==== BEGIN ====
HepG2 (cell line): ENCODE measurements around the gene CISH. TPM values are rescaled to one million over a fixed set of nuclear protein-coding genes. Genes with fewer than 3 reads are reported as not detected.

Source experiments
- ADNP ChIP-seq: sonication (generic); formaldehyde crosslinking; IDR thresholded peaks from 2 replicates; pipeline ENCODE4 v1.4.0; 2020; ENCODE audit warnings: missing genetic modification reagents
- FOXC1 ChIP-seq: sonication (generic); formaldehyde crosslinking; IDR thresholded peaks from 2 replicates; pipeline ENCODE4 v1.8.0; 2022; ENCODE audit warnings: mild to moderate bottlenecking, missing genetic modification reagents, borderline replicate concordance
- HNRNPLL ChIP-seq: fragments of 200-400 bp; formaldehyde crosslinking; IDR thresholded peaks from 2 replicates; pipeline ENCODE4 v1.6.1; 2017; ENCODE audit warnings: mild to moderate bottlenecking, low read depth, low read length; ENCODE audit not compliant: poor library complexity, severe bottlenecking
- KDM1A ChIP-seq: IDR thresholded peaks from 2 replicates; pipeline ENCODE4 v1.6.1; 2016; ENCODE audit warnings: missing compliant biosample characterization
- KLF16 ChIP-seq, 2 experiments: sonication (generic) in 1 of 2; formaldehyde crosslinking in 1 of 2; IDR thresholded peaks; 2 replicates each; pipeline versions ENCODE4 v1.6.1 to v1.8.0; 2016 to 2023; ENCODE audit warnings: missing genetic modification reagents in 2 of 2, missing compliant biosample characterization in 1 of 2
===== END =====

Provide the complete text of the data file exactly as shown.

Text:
HepG2 (cell line): ENCODE measurements around the gene CISH. TPM values are rescaled to one million over a fixed set of nuclear protein-coding genes. Genes with fewer than 3 reads are reported as not detected.

Source experiments
- ADNP ChIP-seq: sonication (generic); formaldehyde crosslinking; IDR thresholded peaks from 2 replicates; pipeline ENCODE4 v1.4.0; 2020; ENCODE audit warnings: missing genetic modification reagents
- FOXC1 ChIP-seq: sonication (generic); formaldehyde crosslinking; IDR thresholded peaks from 2 replicates; pipeline ENCODE4 v1.8.0; 2022; ENCODE audit warnings: mild to moderate bottlenecking, missing genetic modification reagents, borderline replicate concordance
- HNRNPLL ChIP-seq: fragments of 200-400 bp; formaldehyde crosslinking; IDR thresholded peaks from 2 replicates; pipeline ENCODE4 v1.6.1; 2017; ENCODE audit warnings: mild to moderate bottlenecking, low read depth, low read length; ENCODE audit not compliant: poor library complexity, severe bottlenecking
- KDM1A ChIP-seq: IDR thresholded peaks from 2 replicates; pipeline ENCODE4 v1.6.1; 2016; ENCODE audit warnings: missing compliant biosample characterization
- KLF16 ChIP-seq, 2 experiments: sonication (generic) in 1 of 2; formaldehyde crosslinking in 1 of 2; IDR thresholded peaks; 2 replicates each; pipeline versions ENCODE4 v1.6.1 to v1.8.0; 2016 to 2023; ENCODE audit warnings: missing genetic modification reagents in 2 of 2, missing compliant biosample characterization in 1 of 2